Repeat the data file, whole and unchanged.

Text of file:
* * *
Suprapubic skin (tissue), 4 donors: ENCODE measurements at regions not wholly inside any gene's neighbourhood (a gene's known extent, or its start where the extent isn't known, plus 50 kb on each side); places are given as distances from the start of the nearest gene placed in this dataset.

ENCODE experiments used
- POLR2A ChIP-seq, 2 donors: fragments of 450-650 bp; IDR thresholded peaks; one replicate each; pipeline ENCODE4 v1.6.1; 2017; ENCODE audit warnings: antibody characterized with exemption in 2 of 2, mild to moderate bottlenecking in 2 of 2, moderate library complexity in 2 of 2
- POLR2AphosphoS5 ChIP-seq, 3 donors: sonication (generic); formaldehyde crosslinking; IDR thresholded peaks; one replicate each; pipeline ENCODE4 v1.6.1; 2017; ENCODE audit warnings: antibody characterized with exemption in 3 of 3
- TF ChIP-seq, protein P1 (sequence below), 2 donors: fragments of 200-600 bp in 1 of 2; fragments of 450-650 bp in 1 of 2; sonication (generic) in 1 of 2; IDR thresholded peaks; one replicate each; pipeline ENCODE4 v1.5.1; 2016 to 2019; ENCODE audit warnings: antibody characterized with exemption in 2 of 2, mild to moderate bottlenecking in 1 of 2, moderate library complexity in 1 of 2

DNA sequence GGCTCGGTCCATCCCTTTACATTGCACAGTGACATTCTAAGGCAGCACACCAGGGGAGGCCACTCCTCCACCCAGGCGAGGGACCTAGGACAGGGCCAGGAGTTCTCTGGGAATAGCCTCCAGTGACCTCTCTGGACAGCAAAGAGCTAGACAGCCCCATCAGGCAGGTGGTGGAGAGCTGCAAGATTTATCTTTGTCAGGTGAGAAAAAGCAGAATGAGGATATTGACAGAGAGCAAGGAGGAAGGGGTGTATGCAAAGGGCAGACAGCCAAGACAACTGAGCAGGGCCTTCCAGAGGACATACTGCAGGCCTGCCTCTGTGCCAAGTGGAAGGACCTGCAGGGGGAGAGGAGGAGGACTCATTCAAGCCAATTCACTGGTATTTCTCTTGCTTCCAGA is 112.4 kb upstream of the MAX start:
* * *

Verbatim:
Suprapubic skin (tissue), 4 donors: ENCODE measurements at regions not wholly inside any gene's neighbourhood (a gene's known extent, or its start where the extent isn't known, plus 50 kb on each side); places are given as distances from the start of the nearest gene placed in this dataset.

ENCODE experiments used
- POLR2A ChIP-seq, 2 donors: fragments of 450-650 bp; IDR thresholded peaks; one replicate each; pipeline ENCODE4 v1.6.1; 2017; ENCODE audit warnings: antibody characterized with exemption in 2 of 2, mild to moderate bottlenecking in 2 of 2, moderate library complexity in 2 of 2
- POLR2AphosphoS5 ChIP-seq, 3 donors: sonication (generic); formaldehyde crosslinking; IDR thresholded peaks; one replicate each; pipeline ENCODE4 v1.6.1; 2017; ENCODE audit warnings: antibody characterized with exemption in 3 of 3
- TF ChIP-seq, protein P1 (sequence below), 2 donors: fragments of 200-600 bp in 1 of 2; fragments of 450-650 bp in 1 of 2; sonication (generic) in 1 of 2; IDR thresholded peaks; one replicate each; pipeline ENCODE4 v1.5.1; 2016 to 2019; ENCODE audit warnings: antibody characterized with exemption in 2 of 2, mild to moderate bottlenecking in 1 of 2, moderate library complexity in 1 of 2

DNA sequence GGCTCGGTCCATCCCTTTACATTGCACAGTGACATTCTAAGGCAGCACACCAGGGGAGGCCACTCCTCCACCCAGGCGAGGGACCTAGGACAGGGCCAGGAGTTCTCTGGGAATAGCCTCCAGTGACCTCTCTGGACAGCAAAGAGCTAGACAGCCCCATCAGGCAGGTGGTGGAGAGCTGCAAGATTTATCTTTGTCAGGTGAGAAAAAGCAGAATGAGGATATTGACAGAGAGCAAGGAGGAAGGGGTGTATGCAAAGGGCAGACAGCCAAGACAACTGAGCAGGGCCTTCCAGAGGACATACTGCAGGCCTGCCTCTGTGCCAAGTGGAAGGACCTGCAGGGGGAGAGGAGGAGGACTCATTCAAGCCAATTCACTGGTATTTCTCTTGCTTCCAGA is 112.4 kb upstream of the MAX start: